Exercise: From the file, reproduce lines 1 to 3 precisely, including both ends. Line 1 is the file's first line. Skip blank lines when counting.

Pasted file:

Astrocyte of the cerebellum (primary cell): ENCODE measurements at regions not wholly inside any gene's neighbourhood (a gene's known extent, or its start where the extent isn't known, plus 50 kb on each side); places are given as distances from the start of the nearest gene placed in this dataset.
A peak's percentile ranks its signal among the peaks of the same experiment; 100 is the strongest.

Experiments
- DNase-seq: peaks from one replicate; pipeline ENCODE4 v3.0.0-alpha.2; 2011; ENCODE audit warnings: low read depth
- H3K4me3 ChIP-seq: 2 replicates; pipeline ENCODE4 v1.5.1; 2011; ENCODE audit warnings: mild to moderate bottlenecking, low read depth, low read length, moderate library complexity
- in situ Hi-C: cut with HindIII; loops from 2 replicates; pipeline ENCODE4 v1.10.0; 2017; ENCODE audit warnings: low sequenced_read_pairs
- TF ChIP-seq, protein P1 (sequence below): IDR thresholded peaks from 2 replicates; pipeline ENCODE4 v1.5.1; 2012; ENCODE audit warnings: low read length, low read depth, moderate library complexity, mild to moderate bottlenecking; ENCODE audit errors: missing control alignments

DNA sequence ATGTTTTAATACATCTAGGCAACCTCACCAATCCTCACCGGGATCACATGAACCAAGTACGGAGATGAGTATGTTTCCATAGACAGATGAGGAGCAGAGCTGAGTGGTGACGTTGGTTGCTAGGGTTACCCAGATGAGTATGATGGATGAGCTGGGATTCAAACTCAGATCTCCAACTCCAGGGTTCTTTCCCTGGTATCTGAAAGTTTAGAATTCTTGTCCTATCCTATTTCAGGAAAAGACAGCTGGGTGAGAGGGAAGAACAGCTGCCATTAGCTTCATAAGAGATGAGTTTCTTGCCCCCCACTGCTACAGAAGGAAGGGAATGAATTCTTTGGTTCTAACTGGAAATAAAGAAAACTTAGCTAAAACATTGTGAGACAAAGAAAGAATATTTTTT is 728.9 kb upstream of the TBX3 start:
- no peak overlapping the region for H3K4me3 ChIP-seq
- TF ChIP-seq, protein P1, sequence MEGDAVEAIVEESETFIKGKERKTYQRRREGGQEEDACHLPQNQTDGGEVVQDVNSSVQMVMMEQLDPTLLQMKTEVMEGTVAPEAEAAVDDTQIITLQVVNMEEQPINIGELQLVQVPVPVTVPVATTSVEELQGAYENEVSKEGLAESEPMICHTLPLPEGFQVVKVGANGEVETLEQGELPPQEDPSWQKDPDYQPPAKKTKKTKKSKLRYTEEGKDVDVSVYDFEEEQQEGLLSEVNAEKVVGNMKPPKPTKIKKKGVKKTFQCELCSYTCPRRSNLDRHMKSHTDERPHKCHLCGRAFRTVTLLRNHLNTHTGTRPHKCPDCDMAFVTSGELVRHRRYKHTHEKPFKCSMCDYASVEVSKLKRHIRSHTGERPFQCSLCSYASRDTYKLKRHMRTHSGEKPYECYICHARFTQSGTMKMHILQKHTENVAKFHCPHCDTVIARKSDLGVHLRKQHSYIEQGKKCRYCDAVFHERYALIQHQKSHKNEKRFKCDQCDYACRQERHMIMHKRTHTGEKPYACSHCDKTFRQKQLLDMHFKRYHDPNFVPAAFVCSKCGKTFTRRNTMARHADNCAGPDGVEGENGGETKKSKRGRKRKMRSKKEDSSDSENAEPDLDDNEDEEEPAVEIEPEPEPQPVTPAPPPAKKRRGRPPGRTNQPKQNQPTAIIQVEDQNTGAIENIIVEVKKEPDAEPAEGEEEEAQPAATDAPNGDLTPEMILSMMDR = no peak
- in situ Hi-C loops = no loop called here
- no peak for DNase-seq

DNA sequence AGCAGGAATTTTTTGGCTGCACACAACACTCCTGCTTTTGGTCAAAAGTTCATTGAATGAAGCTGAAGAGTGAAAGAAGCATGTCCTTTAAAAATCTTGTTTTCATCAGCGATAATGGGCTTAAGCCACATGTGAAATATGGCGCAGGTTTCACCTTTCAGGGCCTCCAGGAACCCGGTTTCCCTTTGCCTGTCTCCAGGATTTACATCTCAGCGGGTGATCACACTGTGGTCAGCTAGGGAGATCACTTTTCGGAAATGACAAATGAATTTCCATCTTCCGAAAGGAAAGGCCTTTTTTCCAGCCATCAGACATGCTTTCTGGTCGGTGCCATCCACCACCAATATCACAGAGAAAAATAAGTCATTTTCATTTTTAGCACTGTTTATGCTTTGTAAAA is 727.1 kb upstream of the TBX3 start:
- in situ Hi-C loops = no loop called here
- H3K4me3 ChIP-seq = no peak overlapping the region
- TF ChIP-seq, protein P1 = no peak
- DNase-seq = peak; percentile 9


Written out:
Astrocyte of the cerebellum (primary cell): ENCODE measurements at regions not wholly inside any gene's neighbourhood (a gene's known extent, or its start where the extent isn't known, plus 50 kb on each side); places are given as distances from the start of the nearest gene placed in this dataset.
A peak's percentile ranks its signal among the peaks of the same experiment; 100 is the strongest.

Experiments